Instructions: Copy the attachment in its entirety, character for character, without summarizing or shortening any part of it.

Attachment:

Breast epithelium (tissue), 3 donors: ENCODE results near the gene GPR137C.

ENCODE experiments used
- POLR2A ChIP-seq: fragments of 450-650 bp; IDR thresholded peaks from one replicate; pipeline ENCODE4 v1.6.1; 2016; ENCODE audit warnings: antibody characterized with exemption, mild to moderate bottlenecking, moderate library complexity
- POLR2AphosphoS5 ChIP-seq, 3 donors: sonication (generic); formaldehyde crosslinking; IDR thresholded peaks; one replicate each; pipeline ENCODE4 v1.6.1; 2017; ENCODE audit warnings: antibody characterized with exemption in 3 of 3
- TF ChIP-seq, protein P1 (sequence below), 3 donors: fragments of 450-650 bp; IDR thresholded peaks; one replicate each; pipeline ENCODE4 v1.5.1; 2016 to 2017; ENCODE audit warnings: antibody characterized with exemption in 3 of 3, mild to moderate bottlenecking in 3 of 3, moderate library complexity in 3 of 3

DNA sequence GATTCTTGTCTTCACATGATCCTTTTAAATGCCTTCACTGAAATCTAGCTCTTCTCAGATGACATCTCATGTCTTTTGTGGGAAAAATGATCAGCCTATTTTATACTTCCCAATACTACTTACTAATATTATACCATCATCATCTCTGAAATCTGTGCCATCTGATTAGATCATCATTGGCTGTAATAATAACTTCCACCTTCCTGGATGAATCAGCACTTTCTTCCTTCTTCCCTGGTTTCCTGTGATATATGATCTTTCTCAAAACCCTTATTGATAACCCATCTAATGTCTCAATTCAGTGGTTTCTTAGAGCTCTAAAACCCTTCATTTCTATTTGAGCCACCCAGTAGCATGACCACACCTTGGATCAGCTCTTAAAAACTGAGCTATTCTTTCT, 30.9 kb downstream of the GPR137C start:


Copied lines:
Breast epithelium (tissue), 3 donors: ENCODE results near the gene GPR137C.

ENCODE experiments used
- POLR2A ChIP-seq: fragments of 450-650 bp; IDR thresholded peaks from one replicate; pipeline ENCODE4 v1.6.1; 2016; ENCODE audit warnings: antibody characterized with exemption, mild to moderate bottlenecking, moderate library complexity
- POLR2AphosphoS5 ChIP-seq, 3 donors: sonication (generic); formaldehyde crosslinking; IDR thresholded peaks; one replicate each; pipeline ENCODE4 v1.6.1; 2017; ENCODE audit warnings: antibody characterized with exemption in 3 of 3
- TF ChIP-seq, protein P1 (sequence below), 3 donors: fragments of 450-650 bp; IDR thresholded peaks; one replicate each; pipeline ENCODE4 v1.5.1; 2016 to 2017; ENCODE audit warnings: antibody characterized with exemption in 3 of 3, mild to moderate bottlenecking in 3 of 3, moderate library complexity in 3 of 3

DNA sequence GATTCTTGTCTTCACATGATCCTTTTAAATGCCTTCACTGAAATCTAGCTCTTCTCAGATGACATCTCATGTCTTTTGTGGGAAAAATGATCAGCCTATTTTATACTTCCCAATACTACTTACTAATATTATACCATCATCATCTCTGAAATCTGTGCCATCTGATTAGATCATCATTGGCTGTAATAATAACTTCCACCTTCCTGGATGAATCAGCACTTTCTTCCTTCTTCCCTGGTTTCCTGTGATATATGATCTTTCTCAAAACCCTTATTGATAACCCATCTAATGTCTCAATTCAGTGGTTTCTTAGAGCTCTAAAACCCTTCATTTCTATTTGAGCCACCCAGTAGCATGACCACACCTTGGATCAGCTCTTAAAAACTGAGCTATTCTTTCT, 30.9 kb downstream of the GPR137C start: